Let’s first go back a bit.
In 2011, to mark the ‘Mechanical Wonders’ exhibition in New York, Parmigiani launched the Toric Minute Repeater, a modern tribute to the early 19th century Perrin Freres pocket watch that they restored for the Edouard and Maurice Sandoz Foundation’s collection of timepieces (see photo below).
Featuring a sector time display in a curved opening at the top of the watch, along with a minute repeater with a cathedral chimes gong, it was driven by the manual-wind Calibre PF321. Beating at 18,000VPH, this movement had power reserve of forty-five hours.
Coming in a fairly large 45mm with a thickness of 12.9mm, it was released in two variants – rose gold and 18 carat white gold, with a white mother-of-pearl dial.
The new 2019 Toric Capitole Minute Repeater Rose Gold Brown is the continuation of this lineage, taking its name from the Capitolium in Rome.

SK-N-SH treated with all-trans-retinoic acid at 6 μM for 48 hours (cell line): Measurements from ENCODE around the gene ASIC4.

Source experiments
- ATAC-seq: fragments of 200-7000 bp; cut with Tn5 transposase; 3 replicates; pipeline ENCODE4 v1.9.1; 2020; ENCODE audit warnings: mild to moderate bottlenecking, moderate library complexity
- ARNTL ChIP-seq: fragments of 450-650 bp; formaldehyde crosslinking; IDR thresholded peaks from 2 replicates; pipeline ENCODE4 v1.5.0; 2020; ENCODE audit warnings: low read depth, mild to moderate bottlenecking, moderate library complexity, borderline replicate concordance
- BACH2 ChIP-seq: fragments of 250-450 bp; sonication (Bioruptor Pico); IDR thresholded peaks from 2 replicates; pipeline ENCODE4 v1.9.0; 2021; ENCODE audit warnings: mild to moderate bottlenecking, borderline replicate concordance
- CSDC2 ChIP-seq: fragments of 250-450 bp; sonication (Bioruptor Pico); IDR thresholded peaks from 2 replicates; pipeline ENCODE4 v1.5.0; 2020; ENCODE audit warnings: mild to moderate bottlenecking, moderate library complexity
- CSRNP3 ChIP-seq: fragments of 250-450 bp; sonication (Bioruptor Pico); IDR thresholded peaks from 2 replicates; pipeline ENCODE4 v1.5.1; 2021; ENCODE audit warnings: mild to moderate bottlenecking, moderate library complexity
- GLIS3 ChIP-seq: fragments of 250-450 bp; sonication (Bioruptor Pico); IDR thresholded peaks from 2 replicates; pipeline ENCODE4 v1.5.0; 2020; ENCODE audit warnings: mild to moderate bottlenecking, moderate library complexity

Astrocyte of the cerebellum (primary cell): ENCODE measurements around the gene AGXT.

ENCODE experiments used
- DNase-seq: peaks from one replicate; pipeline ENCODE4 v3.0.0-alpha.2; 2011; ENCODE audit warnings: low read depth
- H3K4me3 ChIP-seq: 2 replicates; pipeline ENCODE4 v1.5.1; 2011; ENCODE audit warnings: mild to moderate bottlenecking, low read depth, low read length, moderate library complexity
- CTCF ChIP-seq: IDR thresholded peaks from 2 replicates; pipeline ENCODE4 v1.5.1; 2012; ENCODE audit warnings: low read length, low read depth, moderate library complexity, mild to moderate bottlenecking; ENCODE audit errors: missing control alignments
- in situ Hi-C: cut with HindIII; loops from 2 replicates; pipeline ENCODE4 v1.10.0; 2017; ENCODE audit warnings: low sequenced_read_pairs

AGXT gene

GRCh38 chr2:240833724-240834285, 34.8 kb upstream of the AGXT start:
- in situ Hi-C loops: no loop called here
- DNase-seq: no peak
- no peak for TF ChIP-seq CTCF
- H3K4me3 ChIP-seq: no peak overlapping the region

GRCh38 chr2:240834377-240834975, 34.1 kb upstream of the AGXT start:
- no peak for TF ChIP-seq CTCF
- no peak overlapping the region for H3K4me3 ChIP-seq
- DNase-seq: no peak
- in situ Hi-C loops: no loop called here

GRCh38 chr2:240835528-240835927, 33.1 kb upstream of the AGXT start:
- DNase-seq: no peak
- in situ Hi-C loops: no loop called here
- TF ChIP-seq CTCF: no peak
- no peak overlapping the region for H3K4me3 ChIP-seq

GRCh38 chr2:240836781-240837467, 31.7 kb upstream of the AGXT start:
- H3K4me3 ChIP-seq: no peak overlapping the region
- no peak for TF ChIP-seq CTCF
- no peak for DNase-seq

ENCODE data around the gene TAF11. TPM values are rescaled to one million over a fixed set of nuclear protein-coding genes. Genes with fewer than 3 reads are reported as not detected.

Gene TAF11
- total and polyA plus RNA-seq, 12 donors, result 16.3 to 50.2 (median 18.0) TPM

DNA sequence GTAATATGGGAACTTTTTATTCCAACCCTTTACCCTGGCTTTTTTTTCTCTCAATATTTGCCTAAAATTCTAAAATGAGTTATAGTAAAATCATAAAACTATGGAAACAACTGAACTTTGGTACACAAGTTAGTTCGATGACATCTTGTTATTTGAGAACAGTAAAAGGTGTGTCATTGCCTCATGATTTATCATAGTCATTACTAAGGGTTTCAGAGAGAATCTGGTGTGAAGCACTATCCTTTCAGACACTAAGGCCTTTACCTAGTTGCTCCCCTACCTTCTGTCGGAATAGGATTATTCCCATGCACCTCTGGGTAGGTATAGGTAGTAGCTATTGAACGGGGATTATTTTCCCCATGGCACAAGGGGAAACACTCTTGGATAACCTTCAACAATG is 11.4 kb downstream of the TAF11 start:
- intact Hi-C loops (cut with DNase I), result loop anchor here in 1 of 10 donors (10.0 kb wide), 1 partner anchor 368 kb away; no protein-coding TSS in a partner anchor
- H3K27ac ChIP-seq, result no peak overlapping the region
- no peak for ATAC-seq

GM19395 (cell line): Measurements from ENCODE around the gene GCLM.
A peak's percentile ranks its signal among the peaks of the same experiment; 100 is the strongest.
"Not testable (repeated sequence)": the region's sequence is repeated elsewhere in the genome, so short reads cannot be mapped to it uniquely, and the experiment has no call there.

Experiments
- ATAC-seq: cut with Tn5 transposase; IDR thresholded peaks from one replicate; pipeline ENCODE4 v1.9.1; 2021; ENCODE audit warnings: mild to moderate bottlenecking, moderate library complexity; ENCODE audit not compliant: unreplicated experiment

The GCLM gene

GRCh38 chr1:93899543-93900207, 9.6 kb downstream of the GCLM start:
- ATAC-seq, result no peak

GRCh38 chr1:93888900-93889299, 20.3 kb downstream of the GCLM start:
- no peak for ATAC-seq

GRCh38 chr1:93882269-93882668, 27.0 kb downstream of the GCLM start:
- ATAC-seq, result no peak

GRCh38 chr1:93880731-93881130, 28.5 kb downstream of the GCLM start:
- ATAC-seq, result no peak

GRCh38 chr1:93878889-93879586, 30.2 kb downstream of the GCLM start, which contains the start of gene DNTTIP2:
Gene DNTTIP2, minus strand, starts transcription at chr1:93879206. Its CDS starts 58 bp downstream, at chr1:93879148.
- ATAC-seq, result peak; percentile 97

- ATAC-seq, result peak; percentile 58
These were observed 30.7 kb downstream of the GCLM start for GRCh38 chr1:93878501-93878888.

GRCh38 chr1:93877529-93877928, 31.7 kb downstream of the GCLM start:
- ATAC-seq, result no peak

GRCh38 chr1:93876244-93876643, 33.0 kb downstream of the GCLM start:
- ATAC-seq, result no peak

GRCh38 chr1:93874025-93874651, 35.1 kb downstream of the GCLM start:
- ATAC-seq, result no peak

In a 45mm sized 18 carat rose gold case, the dial is also 18 carat rose gold, and hand engraved in a pattern intended to evoke the scales of pine cones. Time is indicated by a three-armed platform. Each arm carries a satellite that shows the hours (in white) in a star wheel fashion, whilst the minutes are on a track that spans the top half of the dial.
It uses the same manual-wind Calibre PF321, with Côtes de Genève decoration. As mentioned, the calibre drives three planetary gears each with four arms, driven by a cam system. The arms have a set of three Arabic numerals from ‘1’ to ’12’. Each hand travels the arc of 60 minutes in five minute divisions, after which it is the turn of the next hand as the previous one has run its course.
Repeaters are all about their sound, and how it is transmitted from the gongs through the watch. For those who are unfamiliar with them, the minute repeater chimes in ‘sections’ so to speak – generally the hour is signalled by one ‘gong’ sound for each hour in a low tone, followed by a different tone (usually in a sequence of two) to indicate the number of quarter hours, and then single ‘gong’ tones to represent minutes.
The Toric Capitole uses ‘cathedral gongs’, meaning the gongs themselves go around the movement one-and-a-half times (in this instance twice) or more. This amplifies the acoustic quality compared with a single set.
Coming on an alligator strap, the RRP for this new piece is CHF 390,000.